May 11, 2018
Lawsuit Challenges USCIS’ New Policy on H-1B Eligibility for Job Contractors
On May 1, 2018 a consortium of companies filed a motion requesting a temporary restraining order and preliminary injunction against USCIS’s recent Policy Memo (PM-602-0157) regarding H-1B eligibility for job contractors. The Policy Memo in question requires H-1B petitions involving job contractors to submit work itineraries; evidence of the specific, non-speculative work for the entire validity period; and evidence that work performed at third-party worksites will be in the specialty occupation, among others.
Plaintiffs filed the case in the United States District Court in Newark, New Jersey. Defendants are named as the Department of Homeland Security, DHS Secretary Kirstjen Nielsen, U.S. Citizenship and Immigration Services, and USCIS Director Francis Cissna. In general, the lawsuit is a technical challenge to USCIS’ ability to create and implement a new definition of the term “employer.”
Specifically, the lawsuit argues that USCIS’ adjudicatory role in H-1B petitions is limited to determining whether a position qualifies as a specialty occupation and if the beneficiary meets the minimum requirements for that position. Because the Labor Condition Application underlying an H-1B petition is signed by the employer and certified by the Department of Labor, the Department of Labor has authority to define and control who qualifies as an “employer” in the H-1B program. Therefore, the lawsuit alleges, USCIS does not have the authority to create a new definition of an “employer.”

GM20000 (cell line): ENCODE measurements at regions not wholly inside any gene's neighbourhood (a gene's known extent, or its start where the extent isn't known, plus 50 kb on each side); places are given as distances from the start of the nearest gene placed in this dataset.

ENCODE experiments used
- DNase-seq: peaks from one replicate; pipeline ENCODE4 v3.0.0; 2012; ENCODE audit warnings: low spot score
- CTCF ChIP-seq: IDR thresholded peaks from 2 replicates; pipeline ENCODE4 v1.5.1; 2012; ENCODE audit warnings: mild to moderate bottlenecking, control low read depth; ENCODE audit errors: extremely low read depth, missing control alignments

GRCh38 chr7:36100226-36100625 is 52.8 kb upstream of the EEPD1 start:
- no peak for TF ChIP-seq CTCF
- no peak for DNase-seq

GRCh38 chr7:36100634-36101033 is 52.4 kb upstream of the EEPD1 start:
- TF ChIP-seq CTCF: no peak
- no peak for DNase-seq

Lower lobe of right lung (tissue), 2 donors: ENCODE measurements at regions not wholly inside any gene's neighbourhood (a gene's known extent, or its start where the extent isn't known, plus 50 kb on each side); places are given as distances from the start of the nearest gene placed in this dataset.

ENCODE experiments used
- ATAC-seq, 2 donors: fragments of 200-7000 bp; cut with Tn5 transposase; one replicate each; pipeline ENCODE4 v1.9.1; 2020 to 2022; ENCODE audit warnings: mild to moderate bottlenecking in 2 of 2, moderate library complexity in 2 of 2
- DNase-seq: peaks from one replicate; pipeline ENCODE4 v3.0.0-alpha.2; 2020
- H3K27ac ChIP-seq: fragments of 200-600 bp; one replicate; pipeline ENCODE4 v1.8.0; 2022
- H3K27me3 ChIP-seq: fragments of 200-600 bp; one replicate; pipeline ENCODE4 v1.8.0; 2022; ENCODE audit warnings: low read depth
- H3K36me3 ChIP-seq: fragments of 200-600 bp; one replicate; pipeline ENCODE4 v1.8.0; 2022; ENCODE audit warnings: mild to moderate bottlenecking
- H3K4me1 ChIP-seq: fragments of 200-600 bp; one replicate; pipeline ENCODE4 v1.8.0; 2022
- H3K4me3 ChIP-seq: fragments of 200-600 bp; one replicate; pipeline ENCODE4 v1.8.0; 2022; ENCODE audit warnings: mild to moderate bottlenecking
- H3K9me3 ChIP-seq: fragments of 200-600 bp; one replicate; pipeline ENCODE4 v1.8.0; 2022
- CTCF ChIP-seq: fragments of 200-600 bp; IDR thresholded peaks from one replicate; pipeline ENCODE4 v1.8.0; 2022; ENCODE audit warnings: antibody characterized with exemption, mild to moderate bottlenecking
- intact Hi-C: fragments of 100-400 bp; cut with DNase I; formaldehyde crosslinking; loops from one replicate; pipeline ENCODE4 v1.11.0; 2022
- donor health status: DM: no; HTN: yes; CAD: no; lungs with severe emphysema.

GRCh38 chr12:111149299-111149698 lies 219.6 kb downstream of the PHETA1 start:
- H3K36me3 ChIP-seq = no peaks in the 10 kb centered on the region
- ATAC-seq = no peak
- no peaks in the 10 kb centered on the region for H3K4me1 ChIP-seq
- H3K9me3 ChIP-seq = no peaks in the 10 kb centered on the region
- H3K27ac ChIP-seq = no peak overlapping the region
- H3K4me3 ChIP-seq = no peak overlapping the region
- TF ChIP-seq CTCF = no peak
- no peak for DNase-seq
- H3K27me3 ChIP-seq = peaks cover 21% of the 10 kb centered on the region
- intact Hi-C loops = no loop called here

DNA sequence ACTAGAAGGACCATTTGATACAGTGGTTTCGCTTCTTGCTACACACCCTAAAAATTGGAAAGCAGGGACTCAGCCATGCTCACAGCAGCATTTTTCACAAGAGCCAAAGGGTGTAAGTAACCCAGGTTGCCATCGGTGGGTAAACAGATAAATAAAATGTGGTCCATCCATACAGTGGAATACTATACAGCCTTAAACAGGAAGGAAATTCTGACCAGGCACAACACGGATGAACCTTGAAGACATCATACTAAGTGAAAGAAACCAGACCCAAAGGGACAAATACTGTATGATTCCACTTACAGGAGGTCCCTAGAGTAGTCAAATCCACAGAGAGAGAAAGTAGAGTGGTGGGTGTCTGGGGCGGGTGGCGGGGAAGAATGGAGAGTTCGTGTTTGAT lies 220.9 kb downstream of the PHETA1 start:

Another claim in the lawsuit is that USCIS’s recent Policy Memo creates new eligibility requirements for job contractors and the new definition of an “employer” contradicts the Department of Labor’s definition and current regulations. Because the Policy Memo conflicts with current regulations, it is actually a Legislative Rule which requires a notice and comment period. Since no notice and comment period was conducted, even if USCIS has the authority to create a new definition of “employer,” it did not do so lawfully.
Finally, the lawsuit claims that the itinerary and “specific and non-speculative” requirements violate the original intent of the Immigration and Nationality Act (“INA”). Because it violates a statute passed by Congress, the Policy Memo is thus unlawful, according to the lawsuit.
If the lawsuit is successful, it will enjoin USCIS from applying the recent policy memo in adjudicating H-1B petitions. For more information about USCIS’s new H-1B Policy Memo and how it may impact your company please contact our office.